8 ways to get your fundraising metrics wrong

Fundraising is at least half a numbers game. At least, if you want to succeed in a non-random way. But you have to look at the right numbers in the right ways. 

Here’s some help from Fundraising Report Card, at Avoid These 8 Common Fundraising Metric Analysis Pitfalls to Make Better Nonprofit Management Decisions:

  1. Focusing Solely on Revenue. If all you’re tracking for your fundraising program is net revenue (or worse yet, gross revenue) you could be entirely blind to the fact that your fundraising program is an unsustainable failure. Donor retention, acquisition cost, donor lifetime value, and other fundraising metrics are important. They make the big picture visible and give you the power to make things better.
  2. Ignoring Fundraising Costs. It’s not that hard to raise more by spending more. But you have to keep revenue in balance with cost.
  3. Not Tracking Donor Engagement. Sure, revenue is the big deal, but other things matter too: response rates, open rates, click-through rates tell you what’s working and what’s not working on the way to that revenue.
  4. Lack of Long-Term Perspective. The most significant source of revenue from donors is when they include you in their will. And then die. That can take awhile — at least we hope our donors have long and happy lives. If you aren’t thinking long-term, you are not really building sustainable program.
  5. Overlooking Non-Monetary Metrics. Things like volunteer participation, social media engagement, and community outreach all correlate well with revenue. 
  6. Failure to Adjust Strategies Based on Metrics. The primary purpose of tracking fundraising metrics is to inform your fundraising strategy. Your data should inform your decision-making. We’re doing this, and it’s working well. Let’s do it again and maybe more often. But that didn’t work as well. Should we scrap it, or do it again but with a different approach? And based on this other metric, here’s a new idea we could try.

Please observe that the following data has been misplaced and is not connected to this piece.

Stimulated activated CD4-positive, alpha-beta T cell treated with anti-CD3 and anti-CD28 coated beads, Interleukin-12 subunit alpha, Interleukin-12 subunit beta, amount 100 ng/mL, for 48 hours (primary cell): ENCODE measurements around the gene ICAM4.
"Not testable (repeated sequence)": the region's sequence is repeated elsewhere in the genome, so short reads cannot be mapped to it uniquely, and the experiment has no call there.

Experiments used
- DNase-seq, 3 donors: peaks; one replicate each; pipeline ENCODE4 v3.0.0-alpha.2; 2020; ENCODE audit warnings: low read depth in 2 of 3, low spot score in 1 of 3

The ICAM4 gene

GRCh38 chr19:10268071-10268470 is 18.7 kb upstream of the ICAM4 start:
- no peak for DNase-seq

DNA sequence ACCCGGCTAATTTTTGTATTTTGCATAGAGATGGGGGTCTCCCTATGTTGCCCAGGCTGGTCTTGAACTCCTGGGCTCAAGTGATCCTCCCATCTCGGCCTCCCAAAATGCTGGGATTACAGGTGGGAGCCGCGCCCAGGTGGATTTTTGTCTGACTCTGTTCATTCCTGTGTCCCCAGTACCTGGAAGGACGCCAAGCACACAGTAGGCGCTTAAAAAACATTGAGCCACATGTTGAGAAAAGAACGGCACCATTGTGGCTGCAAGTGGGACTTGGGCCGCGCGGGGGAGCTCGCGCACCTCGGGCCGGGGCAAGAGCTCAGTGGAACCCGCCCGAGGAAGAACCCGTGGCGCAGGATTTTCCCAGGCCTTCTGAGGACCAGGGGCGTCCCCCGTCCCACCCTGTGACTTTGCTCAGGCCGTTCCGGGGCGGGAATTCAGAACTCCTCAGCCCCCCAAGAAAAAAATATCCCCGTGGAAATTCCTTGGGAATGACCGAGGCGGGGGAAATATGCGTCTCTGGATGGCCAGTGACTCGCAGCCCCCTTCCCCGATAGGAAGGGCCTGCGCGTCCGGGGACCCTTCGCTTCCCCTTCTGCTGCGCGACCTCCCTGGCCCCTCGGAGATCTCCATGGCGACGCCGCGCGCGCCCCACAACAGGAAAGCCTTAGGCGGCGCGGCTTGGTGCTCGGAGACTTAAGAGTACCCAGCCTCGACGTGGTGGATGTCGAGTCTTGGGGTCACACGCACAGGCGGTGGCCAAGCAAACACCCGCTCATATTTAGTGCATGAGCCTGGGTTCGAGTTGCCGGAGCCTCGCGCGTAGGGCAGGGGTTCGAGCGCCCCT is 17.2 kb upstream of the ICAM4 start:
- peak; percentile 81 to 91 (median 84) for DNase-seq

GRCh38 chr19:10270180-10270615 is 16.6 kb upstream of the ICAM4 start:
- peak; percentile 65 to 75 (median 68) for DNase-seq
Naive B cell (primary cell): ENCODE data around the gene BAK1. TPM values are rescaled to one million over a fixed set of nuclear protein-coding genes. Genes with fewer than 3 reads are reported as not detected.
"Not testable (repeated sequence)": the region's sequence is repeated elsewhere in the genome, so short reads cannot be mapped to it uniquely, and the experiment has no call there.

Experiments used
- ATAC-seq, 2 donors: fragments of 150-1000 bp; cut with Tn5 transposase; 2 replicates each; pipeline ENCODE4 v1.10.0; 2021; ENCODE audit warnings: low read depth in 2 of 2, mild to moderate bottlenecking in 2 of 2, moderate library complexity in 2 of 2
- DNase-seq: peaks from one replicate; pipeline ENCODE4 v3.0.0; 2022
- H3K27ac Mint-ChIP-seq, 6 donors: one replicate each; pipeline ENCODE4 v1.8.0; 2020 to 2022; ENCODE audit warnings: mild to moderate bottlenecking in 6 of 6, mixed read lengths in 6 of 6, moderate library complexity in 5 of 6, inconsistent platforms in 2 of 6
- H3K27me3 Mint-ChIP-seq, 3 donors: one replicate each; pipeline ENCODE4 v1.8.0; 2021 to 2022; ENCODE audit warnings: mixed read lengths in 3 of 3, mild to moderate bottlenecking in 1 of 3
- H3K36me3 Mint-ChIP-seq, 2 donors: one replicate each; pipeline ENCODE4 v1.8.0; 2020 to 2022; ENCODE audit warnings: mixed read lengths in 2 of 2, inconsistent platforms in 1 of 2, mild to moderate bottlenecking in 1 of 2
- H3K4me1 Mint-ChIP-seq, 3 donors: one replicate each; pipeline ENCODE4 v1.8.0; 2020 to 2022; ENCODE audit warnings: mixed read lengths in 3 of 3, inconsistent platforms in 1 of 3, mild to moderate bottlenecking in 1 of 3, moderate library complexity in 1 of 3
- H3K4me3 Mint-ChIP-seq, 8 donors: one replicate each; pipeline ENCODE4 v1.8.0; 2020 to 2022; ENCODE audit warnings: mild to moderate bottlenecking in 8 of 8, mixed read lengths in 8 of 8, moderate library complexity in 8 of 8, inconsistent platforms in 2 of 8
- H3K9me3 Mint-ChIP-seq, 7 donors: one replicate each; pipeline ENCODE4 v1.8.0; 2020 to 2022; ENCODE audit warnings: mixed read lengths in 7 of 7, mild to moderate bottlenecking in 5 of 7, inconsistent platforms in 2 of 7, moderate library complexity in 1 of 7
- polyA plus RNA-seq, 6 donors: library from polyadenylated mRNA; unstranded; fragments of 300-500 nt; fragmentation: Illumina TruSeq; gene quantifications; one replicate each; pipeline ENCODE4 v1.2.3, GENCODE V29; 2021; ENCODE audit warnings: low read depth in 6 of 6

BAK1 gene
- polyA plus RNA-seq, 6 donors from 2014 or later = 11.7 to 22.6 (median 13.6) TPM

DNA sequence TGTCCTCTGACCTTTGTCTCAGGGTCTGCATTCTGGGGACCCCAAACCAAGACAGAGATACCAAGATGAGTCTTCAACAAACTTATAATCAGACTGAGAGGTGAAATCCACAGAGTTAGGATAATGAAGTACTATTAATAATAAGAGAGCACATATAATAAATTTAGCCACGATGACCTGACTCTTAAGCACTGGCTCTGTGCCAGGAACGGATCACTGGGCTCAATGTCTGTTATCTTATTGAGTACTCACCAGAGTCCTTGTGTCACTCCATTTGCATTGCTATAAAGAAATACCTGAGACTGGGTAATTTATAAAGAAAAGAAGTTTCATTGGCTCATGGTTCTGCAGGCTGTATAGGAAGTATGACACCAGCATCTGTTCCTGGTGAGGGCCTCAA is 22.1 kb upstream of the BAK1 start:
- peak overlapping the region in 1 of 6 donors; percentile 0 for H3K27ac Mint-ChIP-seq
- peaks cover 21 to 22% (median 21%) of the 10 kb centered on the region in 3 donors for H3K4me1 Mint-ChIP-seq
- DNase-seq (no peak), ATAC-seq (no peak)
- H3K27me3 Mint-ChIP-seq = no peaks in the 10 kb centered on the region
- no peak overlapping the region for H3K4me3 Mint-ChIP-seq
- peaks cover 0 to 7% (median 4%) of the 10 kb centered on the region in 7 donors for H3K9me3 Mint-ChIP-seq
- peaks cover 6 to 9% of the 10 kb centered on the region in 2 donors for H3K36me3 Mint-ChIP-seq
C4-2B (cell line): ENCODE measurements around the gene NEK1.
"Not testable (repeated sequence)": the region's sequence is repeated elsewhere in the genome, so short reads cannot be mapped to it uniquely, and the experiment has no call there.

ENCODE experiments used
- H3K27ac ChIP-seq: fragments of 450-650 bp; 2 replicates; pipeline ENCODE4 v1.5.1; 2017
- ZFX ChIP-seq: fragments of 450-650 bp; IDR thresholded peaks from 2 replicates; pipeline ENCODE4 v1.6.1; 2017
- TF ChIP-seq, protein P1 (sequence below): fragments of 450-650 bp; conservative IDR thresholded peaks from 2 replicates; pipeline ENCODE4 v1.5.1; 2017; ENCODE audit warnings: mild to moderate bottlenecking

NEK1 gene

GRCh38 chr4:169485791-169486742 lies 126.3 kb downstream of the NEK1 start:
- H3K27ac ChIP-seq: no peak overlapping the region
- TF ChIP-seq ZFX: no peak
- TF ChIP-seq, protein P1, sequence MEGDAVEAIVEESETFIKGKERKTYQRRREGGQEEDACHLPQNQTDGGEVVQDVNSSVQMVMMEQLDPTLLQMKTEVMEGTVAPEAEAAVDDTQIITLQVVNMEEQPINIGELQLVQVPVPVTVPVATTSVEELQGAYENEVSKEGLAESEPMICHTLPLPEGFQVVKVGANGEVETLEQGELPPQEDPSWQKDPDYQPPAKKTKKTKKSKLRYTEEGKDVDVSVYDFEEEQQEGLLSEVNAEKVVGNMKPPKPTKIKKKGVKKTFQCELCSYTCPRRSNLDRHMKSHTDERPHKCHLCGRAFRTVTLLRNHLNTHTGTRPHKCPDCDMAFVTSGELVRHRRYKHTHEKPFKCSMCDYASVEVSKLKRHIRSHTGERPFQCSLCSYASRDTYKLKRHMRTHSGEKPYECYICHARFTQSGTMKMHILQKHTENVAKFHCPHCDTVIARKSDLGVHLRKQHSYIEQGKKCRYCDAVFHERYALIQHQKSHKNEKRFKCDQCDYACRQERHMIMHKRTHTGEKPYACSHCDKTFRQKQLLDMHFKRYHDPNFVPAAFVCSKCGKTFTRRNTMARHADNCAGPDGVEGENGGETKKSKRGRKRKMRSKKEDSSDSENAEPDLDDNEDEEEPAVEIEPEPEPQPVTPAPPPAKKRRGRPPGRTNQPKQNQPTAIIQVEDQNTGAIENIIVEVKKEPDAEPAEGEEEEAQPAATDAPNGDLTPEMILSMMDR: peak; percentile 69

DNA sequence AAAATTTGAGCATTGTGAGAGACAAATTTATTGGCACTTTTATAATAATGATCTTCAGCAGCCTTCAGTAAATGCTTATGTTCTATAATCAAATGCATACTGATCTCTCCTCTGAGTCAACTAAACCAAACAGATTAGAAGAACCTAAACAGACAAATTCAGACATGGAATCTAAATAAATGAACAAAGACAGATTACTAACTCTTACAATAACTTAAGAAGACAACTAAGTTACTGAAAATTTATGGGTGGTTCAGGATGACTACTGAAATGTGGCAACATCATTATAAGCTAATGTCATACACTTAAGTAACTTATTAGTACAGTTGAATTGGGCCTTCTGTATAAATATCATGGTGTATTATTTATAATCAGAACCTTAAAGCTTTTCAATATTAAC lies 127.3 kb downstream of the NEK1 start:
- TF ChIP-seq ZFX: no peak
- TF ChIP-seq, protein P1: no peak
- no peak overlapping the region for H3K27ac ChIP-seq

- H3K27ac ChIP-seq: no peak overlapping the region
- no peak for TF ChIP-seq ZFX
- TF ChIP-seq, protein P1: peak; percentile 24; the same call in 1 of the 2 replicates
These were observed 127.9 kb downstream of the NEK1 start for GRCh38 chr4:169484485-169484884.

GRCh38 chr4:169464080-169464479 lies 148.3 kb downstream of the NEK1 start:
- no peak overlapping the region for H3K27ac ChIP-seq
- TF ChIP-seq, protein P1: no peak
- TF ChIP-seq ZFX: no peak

7. Comparing Metrics without Context. Everyone wants to know how they’re doing compared to everyone else. That’s nice information to know, but it may not really matter. Not all fundraisers can expect the same results for the same actions. Know what fits your reality, not just the benchmarks.
  8. Not Collecting Enough Data. Track everything. Have the data at your fingertips at all times. Share it widely. That’s how you get your maximum value from the hard work you’re doing!

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The future of fundraising is not about social media, online video, or SEM. It’s not about any technology, medium, or technique. It’s about donors. If you need to raise funds from donors, you need to study them, respect them, and build everything you do around them. And the future? It’s already here. More.

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Jeff BrooksJeff Brooks has been serving the nonprofit community for more than 35 years and blogging about it since 2005. He considers fundraising the most noble of pursuits and hopes you’ll join him in that opinion. You can reach him at jeff [at] jeff-brooks [dot] com. More.


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The future of fundraising is not about social media, online video, or SEM. It’s not about any technology, medium, or technique. It’s about donors. If you need to raise funds from donors, you need to study them, respect them, and build everything you do around them. And the future? It’s already here. More.

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About the blogger

Jeff Brooks has been serving the nonprofit community for more than 30 years and blogging about it since 2005. He considers fundraising the most noble of pursuits and hopes you’ll join him in that opinion. You can reach him at jeff [at] jeff-brooks [dot] com.

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